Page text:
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Posted in Featured, Nagaland

Recently on 16th of June in a four-page letter to Chief Minister Neiphiu Rio of Nagaland, the Governor of the state RN Ravi expressed his concern over the deteriorating law and order of the state and said that over half a dozen “armed gangs” have challenged the legitimacy of the constitutionally established state government on a daily basis. RN Ravi, who took over the charge as the Governor of Nagaland in July last year has been expressing his dissatisfaction over the law and order situation of the state since then.

The tone of his letter to the CM somehow goes against the democratic values of the Indian union, as he has expressed the desire to take control of many aspects of the state authority. This is not the first time that a Governor has come in conflict with an elected body of a Northeastern state, as there were such instances in the past. The relationship between an elected state body and representative of the Central Government has not been always cordial in this part of the country due to its complex political past. This incident is yet another example of such discomfort between the state and the Union Government. Northeast Today reports.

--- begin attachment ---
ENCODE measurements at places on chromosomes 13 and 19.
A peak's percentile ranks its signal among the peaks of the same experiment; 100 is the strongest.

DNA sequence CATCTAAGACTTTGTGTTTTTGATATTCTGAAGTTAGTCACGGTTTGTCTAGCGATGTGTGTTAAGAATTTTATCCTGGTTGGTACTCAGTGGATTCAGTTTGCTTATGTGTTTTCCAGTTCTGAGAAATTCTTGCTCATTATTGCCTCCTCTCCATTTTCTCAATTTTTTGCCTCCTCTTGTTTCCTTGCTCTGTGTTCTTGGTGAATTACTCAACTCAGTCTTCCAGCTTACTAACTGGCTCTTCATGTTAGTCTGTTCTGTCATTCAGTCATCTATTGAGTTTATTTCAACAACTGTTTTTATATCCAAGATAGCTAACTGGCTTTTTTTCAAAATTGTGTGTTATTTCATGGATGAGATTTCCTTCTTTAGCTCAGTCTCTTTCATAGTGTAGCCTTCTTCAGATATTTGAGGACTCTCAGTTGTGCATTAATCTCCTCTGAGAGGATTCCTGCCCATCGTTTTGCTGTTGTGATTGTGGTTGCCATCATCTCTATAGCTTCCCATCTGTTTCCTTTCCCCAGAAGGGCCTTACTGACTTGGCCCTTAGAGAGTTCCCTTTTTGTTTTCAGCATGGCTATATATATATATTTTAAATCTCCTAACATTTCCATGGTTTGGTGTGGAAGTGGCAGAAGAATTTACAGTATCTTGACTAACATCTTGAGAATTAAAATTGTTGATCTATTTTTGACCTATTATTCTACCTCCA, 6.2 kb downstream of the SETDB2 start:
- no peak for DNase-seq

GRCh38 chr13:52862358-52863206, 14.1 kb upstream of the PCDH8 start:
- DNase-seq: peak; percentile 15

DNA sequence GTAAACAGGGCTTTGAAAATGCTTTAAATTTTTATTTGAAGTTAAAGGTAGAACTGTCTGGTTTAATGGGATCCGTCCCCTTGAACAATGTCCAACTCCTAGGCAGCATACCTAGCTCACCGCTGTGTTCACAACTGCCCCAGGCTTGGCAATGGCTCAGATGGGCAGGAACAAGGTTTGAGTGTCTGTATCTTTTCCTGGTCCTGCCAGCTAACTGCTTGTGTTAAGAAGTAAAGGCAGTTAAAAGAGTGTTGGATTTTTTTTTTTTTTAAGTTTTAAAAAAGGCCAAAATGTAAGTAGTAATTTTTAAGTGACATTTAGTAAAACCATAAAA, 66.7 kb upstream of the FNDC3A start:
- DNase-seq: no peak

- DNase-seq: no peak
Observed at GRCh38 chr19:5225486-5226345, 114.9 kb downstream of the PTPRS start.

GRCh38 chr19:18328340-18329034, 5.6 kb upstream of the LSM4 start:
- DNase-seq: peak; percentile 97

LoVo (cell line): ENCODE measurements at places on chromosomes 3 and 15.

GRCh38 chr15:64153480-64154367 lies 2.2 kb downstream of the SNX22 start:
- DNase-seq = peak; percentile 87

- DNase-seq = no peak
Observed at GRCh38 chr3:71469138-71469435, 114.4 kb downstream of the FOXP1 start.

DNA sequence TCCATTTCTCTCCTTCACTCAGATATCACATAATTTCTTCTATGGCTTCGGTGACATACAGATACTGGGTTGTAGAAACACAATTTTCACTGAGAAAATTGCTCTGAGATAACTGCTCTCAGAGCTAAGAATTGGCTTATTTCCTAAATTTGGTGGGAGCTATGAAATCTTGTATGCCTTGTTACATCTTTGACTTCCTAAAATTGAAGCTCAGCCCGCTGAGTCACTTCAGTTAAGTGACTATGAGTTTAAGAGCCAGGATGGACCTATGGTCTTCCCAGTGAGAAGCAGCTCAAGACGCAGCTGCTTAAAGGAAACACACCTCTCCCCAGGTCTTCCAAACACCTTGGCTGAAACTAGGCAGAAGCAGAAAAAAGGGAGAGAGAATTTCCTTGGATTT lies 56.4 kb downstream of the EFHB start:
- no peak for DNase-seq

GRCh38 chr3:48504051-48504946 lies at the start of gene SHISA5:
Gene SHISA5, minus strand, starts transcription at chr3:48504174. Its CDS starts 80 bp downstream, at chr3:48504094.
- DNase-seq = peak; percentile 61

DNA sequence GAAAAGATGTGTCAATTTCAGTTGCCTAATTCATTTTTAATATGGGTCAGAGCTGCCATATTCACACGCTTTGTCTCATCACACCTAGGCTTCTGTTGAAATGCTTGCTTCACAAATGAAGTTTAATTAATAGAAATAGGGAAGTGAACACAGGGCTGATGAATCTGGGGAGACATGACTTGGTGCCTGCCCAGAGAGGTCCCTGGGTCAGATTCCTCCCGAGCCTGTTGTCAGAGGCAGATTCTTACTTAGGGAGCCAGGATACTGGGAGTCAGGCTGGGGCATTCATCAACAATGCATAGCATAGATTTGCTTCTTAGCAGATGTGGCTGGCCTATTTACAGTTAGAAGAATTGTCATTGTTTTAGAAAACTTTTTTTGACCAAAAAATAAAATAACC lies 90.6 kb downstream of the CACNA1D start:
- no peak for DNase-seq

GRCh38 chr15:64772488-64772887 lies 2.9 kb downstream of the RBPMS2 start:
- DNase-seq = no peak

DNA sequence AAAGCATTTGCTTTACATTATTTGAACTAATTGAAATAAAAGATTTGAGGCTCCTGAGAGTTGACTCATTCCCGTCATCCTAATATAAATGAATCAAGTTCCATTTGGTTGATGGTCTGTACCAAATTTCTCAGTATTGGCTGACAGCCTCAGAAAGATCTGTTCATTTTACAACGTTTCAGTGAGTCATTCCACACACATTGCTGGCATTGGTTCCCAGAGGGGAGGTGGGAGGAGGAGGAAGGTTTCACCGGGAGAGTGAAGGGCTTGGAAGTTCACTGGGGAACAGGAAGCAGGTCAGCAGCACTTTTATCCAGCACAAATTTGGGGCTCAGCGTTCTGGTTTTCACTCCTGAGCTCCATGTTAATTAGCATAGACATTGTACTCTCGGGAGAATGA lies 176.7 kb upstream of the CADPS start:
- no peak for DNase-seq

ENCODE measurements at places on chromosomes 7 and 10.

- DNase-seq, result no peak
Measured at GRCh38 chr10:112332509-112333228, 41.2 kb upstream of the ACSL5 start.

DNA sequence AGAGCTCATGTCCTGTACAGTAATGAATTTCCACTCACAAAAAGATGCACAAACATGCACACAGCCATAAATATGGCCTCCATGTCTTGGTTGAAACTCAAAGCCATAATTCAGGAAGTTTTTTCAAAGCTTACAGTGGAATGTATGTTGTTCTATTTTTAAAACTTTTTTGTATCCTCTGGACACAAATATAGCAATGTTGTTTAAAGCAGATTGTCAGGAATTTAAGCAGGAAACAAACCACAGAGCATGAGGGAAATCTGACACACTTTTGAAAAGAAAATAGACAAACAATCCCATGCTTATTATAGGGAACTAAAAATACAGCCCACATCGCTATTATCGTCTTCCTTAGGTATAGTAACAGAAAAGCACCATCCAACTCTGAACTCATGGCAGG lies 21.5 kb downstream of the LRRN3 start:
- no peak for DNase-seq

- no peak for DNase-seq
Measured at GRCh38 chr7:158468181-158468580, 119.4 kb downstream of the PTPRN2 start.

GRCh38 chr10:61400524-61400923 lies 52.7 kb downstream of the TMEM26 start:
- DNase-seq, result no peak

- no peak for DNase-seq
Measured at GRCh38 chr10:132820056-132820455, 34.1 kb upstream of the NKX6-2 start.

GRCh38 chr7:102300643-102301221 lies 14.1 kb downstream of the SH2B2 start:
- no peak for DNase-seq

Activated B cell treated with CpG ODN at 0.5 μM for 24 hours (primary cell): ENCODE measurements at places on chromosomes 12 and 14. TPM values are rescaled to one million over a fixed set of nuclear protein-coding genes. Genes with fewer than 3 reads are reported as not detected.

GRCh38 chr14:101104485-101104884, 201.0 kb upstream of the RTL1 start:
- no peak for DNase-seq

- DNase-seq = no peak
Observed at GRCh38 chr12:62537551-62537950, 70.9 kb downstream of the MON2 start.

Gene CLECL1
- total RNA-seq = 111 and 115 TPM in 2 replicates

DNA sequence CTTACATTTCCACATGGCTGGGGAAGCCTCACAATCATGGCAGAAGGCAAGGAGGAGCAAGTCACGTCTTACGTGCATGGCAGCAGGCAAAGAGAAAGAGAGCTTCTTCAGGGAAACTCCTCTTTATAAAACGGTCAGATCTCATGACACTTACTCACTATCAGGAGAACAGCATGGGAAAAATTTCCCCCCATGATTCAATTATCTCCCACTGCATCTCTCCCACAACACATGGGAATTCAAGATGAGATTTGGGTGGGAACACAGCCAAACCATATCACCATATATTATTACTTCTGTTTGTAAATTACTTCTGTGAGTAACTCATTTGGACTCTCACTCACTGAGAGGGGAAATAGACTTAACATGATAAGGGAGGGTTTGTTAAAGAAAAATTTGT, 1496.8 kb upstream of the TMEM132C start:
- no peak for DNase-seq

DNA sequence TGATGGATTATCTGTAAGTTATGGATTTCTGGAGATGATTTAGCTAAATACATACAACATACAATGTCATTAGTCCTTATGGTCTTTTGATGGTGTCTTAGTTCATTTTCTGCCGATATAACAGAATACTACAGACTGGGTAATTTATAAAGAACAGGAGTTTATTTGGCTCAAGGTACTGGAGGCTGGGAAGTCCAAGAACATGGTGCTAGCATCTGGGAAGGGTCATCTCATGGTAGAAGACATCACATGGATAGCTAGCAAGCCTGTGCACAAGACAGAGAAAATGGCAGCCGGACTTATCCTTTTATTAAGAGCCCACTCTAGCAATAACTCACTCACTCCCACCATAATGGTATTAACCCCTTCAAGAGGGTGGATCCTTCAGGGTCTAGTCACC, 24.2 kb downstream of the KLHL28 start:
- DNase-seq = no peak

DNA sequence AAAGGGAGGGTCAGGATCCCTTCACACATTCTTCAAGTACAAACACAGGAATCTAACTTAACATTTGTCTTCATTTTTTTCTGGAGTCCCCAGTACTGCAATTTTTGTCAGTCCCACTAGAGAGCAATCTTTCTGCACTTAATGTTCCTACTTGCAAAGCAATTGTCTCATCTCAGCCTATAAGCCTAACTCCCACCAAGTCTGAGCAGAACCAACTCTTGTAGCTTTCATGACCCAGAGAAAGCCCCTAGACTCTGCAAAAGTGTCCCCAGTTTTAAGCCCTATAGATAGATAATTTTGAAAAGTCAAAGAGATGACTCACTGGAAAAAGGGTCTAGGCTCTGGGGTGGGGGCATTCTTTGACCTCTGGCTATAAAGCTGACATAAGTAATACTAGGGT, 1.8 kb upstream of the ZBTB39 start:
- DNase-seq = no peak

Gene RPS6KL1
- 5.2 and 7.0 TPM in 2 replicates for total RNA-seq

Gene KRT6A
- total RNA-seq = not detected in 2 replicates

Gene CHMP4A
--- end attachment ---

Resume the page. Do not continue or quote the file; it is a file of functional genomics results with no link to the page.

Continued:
The controversial letter

According to the letter of the Governor, the state’s law and order machinery have created a “crisis of confidence” in the system due to their unresponsive state. The letter highlighted that “armed gangs” appoint their own “dealers” for every commodity from salt to construction material coming into Nagaland and also levy illegal taxes on every item. “Transporters have complained to me that there is over 200% cost escalation in transportation the moment a goods-laden truck enters Nagaland due to gun point extortions by the armed miscreants,” Ravi wrote in the letter.

The letter further said, the steady slide of Nagaland in all parameters – road connectivity, health and education infrastructures and livelihood – can be attributed to “siphoning off a large chunk of government funds meant for development” by the gangs.“Law abiding citizens – be the daily wage earners, petty vendors, businessmen, shop- keepers, owners of restaurants or government servants are made miserable by rampant extortions and violence by the armed gangs,” Ravi said.

Ravi further said that the situation has deteriorated and that he could no longer abstain from constitutional obligations in the state under Article 371A (1) (b) of the Constitution. He proposed that important functions such as the transfer and posting of officials be done with his approval. Ravi also proposed to periodically review the situation and if required, issue necessary directions.

The Governor’s concern over the deteriorating law and order situation of Nagaland is understandable, but his proposal to take control of some of the vital administrative power may disrupt the ongoing Indo-Naga peace talk.

Governor is indeed, empowered by Article 371A